Research Article: A qualitative comparison of how older breast cancer survivors process treatment information regarding endocrine therapy

Date Published: January 31, 2019

Publisher: Public Library of Science

Author(s): Huibrie C. Pieters, Emily Green, Sally Khakshooy, Miriam Sleven, Annette L. Stanton, M Barton Laws.


It remains unclear how information about aromatase inhibitors (AI) impacts women’s decision-making about persistence with endocrine therapy.

To describe and compare how women treated for primary early stage breast cancer either persisting or not persisting with an AI received, interpreted, and acted upon AI-related information.

Thematic analysis was used to sort and compare the data into the most salient themes.

Women (N = 54; 27 persisting, 27 not persisting with an AI) aged 65–93 years took part in qualitative interviews.

Women in both subgroups described information similarly in terms of its value, volume, type, and source. Aspects of AI-related information that either differed between the subgroups or were misunderstood by one or both subgroups included: (1) knowledge of AI or tamoxifen prior to cancer diagnosis, (2) use of online resources, (3) misconceptions about estrogen, hormone replacement therapies and AI-related symptoms, and (4) risk perception and the meaning and use of recurrence statistics such as Oncotype DX.

Persisters and nonpersisters were similar in their desire for more information about potential side effects and symptom management at AI prescription and subsequent appointments. Differences included how information was obtained and interpreted. Interactive discussion questions are shared that can incorporate these findings into clinical settings.

Partial Text

In the US population, breast cancer is increasingly common in older women, with the median age of diagnosis at 61 years [1]. The majority of breast cancers (60%–70%) express the estrogen or progesterone receptor or both. Therefore, following primary treatments, an endocrine therapy such as an aromatase inhibitor (AI) or tamoxifen is the standard of care for postmenopausal women with hormone receptor–positive breast cancer. In 2000, the National Institutes of Health consensus conference recommended 5 years of adjuvant tamoxifen for women with hormone receptor-positive tumors larger than 1 cm [2]. Ensuing studies recommended the use of AIs for 5 years in postmenopausal women, with further studies suggesting endocrine therapy for up to 10 years in certain situations [3]. However, despite the efficacy of AIs in reducing the risk of cancer recurrence, rates of discontinuation increase over time from 90% persisting at 1 year to only 50% at 5 years [4]. A systematic review [5] has shown a mean of only 79% at 1 year and 56% at 5 years. Our work is focused on persistence, defined as the duration from initiation to discontinuation of therapy [6], in contrast to adherence which reflects taking the correct dose according to frequency [7]. Nonpersistence rates appear to be especially high in older adults [6, 8–12], though findings are mixed [5].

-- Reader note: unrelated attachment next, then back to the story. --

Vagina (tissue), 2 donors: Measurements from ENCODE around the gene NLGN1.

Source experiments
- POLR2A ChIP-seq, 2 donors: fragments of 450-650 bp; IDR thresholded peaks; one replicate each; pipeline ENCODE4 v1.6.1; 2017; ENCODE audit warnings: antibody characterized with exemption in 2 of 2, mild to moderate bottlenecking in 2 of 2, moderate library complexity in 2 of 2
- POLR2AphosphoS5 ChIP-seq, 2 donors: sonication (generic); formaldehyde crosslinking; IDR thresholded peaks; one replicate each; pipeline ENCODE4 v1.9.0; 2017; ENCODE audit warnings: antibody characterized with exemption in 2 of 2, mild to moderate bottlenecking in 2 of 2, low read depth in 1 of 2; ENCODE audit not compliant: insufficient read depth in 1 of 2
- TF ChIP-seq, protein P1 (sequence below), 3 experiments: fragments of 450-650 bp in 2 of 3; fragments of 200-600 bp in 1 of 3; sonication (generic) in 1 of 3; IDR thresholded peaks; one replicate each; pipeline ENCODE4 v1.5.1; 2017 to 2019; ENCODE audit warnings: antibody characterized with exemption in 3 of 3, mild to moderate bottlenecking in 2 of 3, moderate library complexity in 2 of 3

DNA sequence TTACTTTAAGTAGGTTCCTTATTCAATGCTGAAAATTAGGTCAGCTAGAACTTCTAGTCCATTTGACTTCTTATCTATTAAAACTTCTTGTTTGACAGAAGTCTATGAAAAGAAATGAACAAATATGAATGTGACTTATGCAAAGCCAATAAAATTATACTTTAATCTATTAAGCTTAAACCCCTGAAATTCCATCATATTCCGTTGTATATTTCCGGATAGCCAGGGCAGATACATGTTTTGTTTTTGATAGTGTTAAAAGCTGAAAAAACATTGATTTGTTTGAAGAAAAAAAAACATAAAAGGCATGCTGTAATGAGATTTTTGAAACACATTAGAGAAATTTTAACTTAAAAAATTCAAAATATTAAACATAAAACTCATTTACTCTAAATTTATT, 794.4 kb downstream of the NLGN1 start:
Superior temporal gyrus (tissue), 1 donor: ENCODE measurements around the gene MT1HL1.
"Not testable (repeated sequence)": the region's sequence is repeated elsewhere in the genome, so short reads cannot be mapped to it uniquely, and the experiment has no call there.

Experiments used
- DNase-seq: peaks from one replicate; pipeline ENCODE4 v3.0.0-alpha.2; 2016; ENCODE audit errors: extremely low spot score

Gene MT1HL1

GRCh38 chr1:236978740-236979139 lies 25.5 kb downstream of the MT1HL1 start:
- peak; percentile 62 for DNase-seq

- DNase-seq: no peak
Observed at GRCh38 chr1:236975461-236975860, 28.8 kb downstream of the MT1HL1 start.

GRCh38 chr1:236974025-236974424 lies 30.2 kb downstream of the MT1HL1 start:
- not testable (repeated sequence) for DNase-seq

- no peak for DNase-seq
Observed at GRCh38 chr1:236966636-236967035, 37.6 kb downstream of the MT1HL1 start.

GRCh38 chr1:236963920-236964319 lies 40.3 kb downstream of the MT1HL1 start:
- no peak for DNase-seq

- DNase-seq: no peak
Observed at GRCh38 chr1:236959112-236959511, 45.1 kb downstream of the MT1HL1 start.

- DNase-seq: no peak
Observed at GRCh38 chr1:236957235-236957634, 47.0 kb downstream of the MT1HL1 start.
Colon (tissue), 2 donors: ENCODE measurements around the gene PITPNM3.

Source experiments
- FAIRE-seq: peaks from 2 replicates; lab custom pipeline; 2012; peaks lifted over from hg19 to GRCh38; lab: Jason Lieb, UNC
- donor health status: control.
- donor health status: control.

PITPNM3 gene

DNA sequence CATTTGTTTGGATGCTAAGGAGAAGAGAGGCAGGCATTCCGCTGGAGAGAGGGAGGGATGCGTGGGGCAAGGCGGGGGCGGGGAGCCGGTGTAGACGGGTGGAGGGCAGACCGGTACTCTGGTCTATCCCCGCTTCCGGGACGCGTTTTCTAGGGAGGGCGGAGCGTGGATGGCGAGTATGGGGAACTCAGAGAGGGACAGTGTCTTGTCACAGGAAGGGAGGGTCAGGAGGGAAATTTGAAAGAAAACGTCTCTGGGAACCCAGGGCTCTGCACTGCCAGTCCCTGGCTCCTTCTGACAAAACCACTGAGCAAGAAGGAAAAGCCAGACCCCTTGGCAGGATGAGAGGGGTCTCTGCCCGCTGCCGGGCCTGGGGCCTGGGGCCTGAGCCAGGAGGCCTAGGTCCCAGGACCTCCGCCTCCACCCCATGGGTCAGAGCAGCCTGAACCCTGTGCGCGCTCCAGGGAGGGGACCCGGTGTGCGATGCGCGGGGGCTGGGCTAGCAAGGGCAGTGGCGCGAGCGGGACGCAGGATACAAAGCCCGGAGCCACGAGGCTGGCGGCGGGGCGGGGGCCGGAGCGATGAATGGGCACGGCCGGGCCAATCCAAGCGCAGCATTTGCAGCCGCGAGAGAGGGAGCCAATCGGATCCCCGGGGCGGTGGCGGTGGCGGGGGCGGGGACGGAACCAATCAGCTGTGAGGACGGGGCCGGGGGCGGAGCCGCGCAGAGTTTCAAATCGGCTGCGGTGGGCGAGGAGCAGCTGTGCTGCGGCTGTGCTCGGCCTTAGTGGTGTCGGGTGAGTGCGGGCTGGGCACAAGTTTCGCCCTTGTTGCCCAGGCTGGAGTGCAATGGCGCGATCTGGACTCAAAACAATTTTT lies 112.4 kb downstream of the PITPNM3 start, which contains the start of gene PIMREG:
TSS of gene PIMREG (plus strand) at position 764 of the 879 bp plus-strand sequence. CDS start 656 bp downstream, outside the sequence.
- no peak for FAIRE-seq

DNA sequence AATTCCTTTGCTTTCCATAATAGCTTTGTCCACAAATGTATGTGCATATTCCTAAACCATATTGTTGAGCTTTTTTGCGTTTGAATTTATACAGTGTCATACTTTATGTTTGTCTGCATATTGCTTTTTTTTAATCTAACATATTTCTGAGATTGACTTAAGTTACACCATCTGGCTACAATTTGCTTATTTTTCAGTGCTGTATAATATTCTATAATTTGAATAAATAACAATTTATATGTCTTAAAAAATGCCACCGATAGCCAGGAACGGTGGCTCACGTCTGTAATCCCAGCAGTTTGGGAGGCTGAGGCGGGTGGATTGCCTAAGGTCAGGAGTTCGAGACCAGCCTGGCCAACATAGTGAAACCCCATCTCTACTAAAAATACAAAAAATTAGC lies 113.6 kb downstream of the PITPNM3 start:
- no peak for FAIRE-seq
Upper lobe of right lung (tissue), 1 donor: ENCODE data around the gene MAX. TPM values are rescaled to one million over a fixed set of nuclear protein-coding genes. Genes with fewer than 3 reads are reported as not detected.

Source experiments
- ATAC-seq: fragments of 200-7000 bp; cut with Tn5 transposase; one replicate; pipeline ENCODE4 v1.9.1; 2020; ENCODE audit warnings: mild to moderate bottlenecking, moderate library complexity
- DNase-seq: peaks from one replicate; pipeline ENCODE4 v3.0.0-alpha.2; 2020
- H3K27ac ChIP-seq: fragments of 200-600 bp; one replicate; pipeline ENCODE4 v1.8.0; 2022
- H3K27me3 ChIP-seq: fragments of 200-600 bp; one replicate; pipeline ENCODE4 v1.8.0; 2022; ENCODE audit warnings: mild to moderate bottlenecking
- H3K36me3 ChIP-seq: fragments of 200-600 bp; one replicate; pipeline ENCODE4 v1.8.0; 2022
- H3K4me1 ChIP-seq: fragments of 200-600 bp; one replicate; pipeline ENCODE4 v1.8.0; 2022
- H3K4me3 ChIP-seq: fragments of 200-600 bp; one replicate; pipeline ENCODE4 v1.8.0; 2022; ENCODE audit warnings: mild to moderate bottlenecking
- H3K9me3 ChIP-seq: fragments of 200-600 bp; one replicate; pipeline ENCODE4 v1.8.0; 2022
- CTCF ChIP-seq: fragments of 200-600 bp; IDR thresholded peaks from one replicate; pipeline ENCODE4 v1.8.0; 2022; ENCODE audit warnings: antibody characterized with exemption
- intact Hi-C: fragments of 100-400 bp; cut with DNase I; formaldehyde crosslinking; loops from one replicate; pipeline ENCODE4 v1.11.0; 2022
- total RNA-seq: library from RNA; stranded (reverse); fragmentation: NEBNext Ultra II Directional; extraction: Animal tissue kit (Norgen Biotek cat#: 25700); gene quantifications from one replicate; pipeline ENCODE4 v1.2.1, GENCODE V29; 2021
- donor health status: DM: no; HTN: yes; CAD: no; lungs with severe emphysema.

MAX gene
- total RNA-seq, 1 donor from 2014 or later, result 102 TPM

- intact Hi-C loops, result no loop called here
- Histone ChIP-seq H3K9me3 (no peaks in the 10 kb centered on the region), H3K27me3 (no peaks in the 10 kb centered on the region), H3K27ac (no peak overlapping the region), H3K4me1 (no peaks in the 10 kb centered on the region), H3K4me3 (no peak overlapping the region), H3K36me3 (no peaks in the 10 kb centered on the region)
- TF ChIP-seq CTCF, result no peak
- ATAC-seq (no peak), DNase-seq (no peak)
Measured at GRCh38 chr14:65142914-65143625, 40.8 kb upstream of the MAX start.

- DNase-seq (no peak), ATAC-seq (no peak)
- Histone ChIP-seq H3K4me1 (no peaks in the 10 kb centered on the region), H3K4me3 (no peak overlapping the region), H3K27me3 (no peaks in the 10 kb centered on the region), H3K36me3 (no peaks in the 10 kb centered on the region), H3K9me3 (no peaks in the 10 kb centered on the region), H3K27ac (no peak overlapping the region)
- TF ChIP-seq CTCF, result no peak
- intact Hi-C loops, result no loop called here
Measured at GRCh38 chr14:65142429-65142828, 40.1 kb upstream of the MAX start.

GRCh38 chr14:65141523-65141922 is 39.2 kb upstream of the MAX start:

Grounded theory informed by a constructivist worldview guided all aspects of this research. The philosophical tenets that underlie constructivist grounded theory, symbolic interactionism and pragmatism, are deeply steeped in how knowledge is perceived, understood and retained in ongoing interactions with self and others [23].

The 54 women were a mean age of 71.9 years (range = 65–93) at diagnosis. Half the sample was persisting with an AI at the time of interview, and half had prematurely discontinued the treatment. Non-persistence was intentional and no participant identified a comorbid condition, medication management, or financial barriers as a reason to discontinue endocrine therapy. Most participants self-identified as non-Hispanic white (n = 44) and were at least college graduates (n = 38). (See Tables 2 and 3 for sample characteristics).

As shown in recent randomized clinical trials targeting AI adherence [17–21], interventions that rely primarily on information strategies do not prevent discontinuation. With an aim to better understand why information strategies do not increase adherence and how they can be improved, here we present the complex and dynamic nuances of gathering and processing treatment-related information found in a sample of 27 women persisting with an AI and 27 intentionally not persisting. While this study was not intended to statistically compare the subgroups, the subjective perspectives bring novel insights for future quantitative research.




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